"Previous attempts at creating a global Ford car were about adapting one region's product for another, retrospectively," says Marin Burela. "Before, it was about fitting the customers to the car, rather than the car to the customers. Our challenge was to create an entirely new process, one that required us to do things differently and collaborate on a different level, not separated by regional requirements."
A business case was established for a production car, but this case was not based on a global sales figure. Ford did not set one, instead creating a detailed development process and a flexible manufacturing system to ensure the company could react quickly to customer demand.
Such a process also ensured that quality procedures could be replicated in manufacturing locations around the world, essential in creating a common new Fiesta production quality.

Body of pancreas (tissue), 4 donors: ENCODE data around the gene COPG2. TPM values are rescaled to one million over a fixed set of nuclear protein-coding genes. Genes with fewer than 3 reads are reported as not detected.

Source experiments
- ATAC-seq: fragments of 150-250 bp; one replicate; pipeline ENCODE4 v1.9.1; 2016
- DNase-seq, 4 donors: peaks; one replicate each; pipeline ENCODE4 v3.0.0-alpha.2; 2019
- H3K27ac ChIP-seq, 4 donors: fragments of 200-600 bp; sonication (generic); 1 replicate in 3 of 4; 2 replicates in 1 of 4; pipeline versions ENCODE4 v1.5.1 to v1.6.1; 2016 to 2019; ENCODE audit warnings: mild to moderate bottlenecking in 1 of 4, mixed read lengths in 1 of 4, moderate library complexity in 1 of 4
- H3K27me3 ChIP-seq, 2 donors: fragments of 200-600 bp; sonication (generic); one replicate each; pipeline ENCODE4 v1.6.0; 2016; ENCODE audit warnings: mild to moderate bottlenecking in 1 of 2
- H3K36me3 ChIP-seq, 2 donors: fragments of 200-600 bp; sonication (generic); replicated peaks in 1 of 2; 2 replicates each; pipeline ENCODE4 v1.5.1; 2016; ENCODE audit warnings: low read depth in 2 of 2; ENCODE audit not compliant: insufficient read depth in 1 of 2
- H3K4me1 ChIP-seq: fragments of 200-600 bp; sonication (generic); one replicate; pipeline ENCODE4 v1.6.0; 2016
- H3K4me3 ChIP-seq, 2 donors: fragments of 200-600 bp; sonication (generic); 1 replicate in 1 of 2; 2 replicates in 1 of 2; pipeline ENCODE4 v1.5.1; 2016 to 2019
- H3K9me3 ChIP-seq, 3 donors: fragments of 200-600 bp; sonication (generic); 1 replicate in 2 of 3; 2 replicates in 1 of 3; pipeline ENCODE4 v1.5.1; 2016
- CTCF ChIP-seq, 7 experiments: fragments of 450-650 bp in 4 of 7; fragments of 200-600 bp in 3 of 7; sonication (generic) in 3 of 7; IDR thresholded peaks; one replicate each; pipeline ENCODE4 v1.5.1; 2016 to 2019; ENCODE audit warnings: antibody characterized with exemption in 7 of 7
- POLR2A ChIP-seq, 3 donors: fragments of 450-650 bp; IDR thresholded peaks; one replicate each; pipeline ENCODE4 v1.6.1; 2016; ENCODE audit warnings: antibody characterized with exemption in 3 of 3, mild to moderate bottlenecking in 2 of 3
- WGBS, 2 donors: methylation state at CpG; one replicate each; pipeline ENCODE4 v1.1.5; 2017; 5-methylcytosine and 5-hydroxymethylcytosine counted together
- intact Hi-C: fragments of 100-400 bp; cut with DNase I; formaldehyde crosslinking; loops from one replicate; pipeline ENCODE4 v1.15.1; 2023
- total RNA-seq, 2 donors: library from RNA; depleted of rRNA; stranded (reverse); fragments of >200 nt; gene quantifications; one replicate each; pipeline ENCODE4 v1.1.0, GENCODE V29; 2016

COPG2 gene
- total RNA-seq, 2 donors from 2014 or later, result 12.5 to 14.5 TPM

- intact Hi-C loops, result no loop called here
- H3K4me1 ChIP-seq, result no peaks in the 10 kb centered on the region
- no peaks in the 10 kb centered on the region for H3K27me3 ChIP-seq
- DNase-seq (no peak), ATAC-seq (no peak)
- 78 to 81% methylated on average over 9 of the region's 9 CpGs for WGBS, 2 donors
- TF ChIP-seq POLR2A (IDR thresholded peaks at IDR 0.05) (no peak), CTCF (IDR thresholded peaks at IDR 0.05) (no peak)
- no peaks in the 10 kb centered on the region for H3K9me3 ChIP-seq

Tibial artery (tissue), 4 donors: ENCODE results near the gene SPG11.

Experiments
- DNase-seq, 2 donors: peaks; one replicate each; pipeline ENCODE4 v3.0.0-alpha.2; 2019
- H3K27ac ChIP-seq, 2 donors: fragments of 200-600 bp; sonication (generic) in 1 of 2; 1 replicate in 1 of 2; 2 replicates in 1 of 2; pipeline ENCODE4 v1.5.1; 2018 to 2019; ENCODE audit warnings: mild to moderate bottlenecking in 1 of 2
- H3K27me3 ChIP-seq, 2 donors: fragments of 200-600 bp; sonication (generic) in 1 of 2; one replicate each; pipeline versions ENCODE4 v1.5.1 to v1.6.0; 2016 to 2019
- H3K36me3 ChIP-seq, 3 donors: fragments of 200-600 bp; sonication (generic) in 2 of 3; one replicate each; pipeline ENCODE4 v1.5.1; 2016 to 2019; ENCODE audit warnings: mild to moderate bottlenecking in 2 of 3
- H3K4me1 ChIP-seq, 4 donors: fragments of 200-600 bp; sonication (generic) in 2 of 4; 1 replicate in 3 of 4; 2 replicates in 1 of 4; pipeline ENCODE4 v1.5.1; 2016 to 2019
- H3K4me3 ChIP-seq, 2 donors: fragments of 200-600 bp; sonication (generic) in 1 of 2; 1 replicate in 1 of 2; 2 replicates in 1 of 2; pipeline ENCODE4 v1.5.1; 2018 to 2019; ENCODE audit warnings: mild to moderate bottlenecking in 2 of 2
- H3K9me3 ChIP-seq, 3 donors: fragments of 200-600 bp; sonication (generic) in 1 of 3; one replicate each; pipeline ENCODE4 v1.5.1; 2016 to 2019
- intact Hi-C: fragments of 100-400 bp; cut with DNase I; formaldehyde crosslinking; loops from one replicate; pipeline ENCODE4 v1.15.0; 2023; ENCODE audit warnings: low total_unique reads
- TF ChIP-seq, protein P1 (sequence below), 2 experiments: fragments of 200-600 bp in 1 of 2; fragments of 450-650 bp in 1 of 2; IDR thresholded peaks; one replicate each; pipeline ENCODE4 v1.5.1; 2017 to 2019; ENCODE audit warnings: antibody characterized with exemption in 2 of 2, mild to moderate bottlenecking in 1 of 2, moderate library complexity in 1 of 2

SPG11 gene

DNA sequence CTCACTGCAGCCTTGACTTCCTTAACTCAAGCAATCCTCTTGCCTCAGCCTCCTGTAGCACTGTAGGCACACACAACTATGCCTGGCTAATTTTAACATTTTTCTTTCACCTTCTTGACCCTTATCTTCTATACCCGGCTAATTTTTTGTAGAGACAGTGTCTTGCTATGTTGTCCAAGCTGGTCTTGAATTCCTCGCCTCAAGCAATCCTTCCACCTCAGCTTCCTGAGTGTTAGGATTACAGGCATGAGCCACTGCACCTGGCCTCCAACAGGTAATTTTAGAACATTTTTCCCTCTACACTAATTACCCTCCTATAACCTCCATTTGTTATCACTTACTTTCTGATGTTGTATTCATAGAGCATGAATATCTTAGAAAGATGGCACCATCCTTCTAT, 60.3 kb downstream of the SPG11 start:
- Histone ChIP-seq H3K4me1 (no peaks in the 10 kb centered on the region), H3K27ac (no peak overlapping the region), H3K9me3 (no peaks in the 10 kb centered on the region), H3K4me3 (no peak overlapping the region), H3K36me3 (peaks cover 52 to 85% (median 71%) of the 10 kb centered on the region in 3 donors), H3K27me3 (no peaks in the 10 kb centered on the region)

Global Product Development System
All-new Fiesta is the first global Ford product developed using key methodologies from the new Ford Global Product Development System (GPDS).
GPDS uses the latest in digital design, engineering and manufacturing technologies to bring products to market from the drawing board quicker than ever. It also facilitates high levels of manufacturing flexibility and product differentiation between different brands based on a common platform. This was essential in allowing Ford and Mazda to work together efficiently to share the core, yet invisible base architecture for their individual small cars.
"GPDS is essentially an extension of previous product development collaboration within the Ford family," explains Burela. "For example, the latest European Focus shares technologies and certain components and architectures with the Volvo S40/V50 and the Mazda 3."
For small cars, Ford and Mazda engineers collaborated closely on key engineering elements of a new architecture, bringing together the best of their respective areas of expertise. The approach delivered a strong foundation that would enable the two brands to design individual vehicles and customise the attributes of their respective products, choosing from an array of technologies that can be tuned to provide specific customer benefits.